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Israel use of Quran verses to justify Gaza bombardment sparks anger

Official Arabic language Twitter account posts verses from the chapter known as 'the elephant' alongside images of a missile attack on a neighbourhood in the besieged territory
Surah Fil tells the story of an army made up of war elephants, which advances towards Mecca but is destroyed by a flock of birds, which drop stones on the advancing force (Screenshot:Twitter)

Muslims are reacting angrily to a post by Israel's official Arabic language account on Twitter, after it shared verses from the Quran seemingly justifying its bombing of the besieged Gaza Strip.

The tweet shared on Tuesday morning included verses from the chapter (or surah) known as 'the elephant', alongside a photo of a plume of smoke rising out of a building after an Israeli air strike.

In Islamic tradition, Surah al-Fil (the elephant) describes a pre-Islamic episode in Arabian history where an army made up of war elephants marches on the holy city of Mecca, only to be defeated by flocks of birds, which drop stones on the advancing army.

In a follow-up post in the same Twitter thread, the account says: "This is a reminder of God’s ability to support those who are righteous over falsehood, especially since Hamas is the arm of Iran that seeks to ignite the region. The IDF targets Hamas terrorist targets in Gaza."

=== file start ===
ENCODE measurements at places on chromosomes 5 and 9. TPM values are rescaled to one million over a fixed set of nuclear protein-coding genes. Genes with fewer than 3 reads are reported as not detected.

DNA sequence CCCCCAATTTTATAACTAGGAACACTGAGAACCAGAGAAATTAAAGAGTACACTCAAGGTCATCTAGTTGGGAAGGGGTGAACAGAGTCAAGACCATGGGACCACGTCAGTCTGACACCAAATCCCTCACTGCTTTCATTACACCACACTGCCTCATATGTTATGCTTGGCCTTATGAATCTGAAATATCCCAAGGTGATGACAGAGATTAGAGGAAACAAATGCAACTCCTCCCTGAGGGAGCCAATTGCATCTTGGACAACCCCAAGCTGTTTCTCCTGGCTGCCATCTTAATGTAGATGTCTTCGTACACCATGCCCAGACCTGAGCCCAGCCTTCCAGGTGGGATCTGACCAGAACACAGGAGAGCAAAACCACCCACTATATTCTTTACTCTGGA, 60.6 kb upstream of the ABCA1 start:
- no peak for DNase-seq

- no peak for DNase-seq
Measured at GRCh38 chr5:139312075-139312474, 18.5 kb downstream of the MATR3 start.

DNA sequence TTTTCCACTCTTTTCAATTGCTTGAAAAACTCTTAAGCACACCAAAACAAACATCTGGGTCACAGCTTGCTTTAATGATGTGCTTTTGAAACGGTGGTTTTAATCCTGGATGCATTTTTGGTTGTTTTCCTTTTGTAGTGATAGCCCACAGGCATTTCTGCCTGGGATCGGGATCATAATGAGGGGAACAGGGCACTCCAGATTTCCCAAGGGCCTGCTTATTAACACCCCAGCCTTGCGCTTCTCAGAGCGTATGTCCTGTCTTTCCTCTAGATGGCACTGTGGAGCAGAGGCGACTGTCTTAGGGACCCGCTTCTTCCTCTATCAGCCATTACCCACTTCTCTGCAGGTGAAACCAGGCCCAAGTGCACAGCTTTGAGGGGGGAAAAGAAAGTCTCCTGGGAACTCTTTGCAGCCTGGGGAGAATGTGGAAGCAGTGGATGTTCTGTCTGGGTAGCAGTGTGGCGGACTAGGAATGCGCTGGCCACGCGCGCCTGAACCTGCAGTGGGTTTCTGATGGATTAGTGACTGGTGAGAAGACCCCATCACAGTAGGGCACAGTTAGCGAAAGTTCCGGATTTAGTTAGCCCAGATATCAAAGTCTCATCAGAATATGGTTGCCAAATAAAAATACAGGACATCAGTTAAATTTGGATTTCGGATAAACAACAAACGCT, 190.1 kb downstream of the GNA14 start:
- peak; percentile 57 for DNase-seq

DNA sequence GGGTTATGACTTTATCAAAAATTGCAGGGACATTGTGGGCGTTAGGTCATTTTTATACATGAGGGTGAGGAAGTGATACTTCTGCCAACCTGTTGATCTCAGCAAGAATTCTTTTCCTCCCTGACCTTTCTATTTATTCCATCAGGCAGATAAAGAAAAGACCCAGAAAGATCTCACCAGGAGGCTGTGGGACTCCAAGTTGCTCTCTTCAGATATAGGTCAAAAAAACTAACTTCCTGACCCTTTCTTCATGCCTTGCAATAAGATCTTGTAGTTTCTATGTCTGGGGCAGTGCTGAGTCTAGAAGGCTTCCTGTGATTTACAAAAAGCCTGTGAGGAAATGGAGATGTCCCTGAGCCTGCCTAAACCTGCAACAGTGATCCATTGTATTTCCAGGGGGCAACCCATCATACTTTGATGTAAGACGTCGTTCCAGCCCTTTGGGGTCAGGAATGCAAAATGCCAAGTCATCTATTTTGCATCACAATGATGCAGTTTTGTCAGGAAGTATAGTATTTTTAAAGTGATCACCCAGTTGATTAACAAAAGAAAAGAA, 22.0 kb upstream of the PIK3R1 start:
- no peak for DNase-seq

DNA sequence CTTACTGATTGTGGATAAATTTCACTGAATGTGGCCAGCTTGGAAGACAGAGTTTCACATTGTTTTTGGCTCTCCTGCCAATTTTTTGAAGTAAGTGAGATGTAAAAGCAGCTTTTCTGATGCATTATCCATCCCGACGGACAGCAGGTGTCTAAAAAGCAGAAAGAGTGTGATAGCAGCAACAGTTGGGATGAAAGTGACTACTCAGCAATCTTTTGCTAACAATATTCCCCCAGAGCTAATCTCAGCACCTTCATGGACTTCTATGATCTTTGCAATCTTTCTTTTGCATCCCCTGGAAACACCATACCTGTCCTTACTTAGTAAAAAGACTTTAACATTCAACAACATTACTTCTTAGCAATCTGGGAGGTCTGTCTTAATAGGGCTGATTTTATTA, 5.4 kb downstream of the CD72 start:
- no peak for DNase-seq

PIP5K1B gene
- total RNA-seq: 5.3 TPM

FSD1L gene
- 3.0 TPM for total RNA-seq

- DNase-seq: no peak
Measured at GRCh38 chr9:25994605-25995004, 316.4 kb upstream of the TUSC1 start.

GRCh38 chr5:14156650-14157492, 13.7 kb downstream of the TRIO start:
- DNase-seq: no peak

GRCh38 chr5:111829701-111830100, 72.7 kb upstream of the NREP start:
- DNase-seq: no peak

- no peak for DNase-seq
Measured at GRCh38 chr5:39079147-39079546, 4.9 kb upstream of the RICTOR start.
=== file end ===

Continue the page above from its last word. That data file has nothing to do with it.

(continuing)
A reasonable inference would therefore be that the Israeli military is comparing itself to the birds, which rescued Mecca in the Quranic account, from the war elephants, which in this case refers to Hamas.

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When Middle East Eye asked the Israeli foreign ministry, which runs the Twitter account, what the intended message was and whether it was concerned the tweet was offensive, a spokesman declined to comment.

Gaza bombing
A plume of black smoke rises over the Gaza skyline after an Israeli attack on 15 May 2021 (AFP)

Bombing campaign

Israel's bombing campaign, which started on 10 May, has at the time of publication killed at least 213 Palestinians in the besieged territory, of which 61 are children and 36 are women.

Given that context, the Arabic language tweet drew angry reactions from users on Twitter, who saw it as a taunt and not in keeping with the facts on the ground: namely that, in their eyes, the Israeli military is considered the aggressor.

One user responding to the tweet mockingly asked: "And you are the people of righteousness?"

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While another responded: "Nothing could possibly be more vile, more inhumane, than Israel’s Arabic Twitter page using a Quran verse to mock the bombings they’re conducting on Gaza. Our holy book’s verses are not something you use for your sick and twisted aesthetics."

The US publication Mondoweiss simply said: "This is sick."

Many Twitter users saw the post as a deliberate taunt given Gaza's overwhelmingly Muslim population, especially given ties between Israel and far-right anti-Muslim groups in the US.

In recent years, however, Israel has also courted Muslim states, most notably Gulf states, such as the UAE and Bahrain, which along with Morocco and Sudan normalised relations with the state in 2020.

Middle East Eye's Daniel Hilton contributed to this report.

This article is available in French on Middle East Eye French edition.

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